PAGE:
Join Date
    Mar 2000
    Posts
    37,391
    Location
    Texas

    Default Re: Till Deeper?

    I agree with Mark, of course. My tiller is my most used implement and I've started new gardens simply by making multiple passes (like 8 or 10 passes), but my experience has been that the best way (at least in this hard black clay) is to use the turning plow (moldboard) first, then a couple of passes with the tiller. I don't know just how deep you need to go, but my brother wanted to start a new asparagus patch, in slightly sandier soil than mine, so he ran the tiller over a strip, scooped it out with the front loader, another pass with the tiller, scooped it out, etc. until he created the depth of trench he wanted, then pushed the loose dirt back in.

    Bird

  4. #4
    Member
    Join Date
    Apr 2000
    Posts
    33
    Location
    Kentucky
    Tractor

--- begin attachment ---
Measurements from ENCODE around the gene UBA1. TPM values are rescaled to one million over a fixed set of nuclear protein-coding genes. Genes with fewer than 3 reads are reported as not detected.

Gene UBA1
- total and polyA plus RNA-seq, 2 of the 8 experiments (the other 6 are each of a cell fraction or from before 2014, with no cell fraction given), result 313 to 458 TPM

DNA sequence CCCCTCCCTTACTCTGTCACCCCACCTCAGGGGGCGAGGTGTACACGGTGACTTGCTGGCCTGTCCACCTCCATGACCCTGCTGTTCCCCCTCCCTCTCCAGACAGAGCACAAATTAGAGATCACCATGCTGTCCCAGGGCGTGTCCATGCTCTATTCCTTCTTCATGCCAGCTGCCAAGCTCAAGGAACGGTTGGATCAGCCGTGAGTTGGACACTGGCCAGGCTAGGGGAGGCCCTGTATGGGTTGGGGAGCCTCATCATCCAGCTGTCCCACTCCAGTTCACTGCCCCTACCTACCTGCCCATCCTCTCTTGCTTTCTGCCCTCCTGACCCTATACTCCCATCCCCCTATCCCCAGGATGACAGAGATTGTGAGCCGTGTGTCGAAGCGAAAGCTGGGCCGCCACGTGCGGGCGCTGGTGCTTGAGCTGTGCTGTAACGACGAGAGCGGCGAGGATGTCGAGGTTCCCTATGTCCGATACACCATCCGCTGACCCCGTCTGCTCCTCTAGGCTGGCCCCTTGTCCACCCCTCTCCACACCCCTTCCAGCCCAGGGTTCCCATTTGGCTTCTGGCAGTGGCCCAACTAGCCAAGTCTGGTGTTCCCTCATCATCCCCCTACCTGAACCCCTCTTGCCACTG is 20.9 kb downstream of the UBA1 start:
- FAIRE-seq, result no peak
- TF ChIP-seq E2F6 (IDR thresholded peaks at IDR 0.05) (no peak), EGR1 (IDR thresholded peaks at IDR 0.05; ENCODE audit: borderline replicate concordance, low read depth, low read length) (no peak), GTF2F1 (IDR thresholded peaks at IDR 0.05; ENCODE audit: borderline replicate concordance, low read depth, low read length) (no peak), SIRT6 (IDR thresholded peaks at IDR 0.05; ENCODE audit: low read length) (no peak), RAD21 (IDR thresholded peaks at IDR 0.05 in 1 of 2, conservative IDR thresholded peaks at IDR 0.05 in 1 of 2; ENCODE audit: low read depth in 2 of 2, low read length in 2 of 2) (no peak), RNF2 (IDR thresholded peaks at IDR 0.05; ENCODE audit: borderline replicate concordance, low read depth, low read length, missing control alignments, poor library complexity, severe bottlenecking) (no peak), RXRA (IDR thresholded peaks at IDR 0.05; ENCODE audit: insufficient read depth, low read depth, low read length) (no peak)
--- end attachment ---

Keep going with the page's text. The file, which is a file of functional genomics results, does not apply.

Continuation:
Kubota L3650 & Bobcat 763G

    Default Re: Till Deeper?

    I wasn't satisfied with my tillers depth either until I took the runner skids off, now I can sink it if I want to. I control my depth with the position control on the tractor. I am at a lost to figure out why a chain drive would wear out the chain tensioner if you back the tiller into the dirt. The power is still being delivered the same, the load on the tines is the same if they are engaging the ground from the front or the back. I must admit that there will be more load on the whole drive train the deeper you till.


  5. #5
    Elite Member
    Join Date
    Mar 2000
    Posts
    3,239
    Location
    Eastern Virginia
    Tractor
    EarthForce EF-5 mini-TLB (2001)

    Default Re: Till Deeper?

    The tensioner is placed between the back side of the gears. The vast majority of the load is on the front side of the gears when the tines are striking the dirt going forward. (Remember the old joke whose punch line was "Have you ever tried pushing a chain?") If you transfer most of the load to behind the shaft, as when backing up, the tensioner takes a beating. My Agric manual specifically says the tensioner is not covered by the warranty if the tiller is used backwards, so I called to ask why.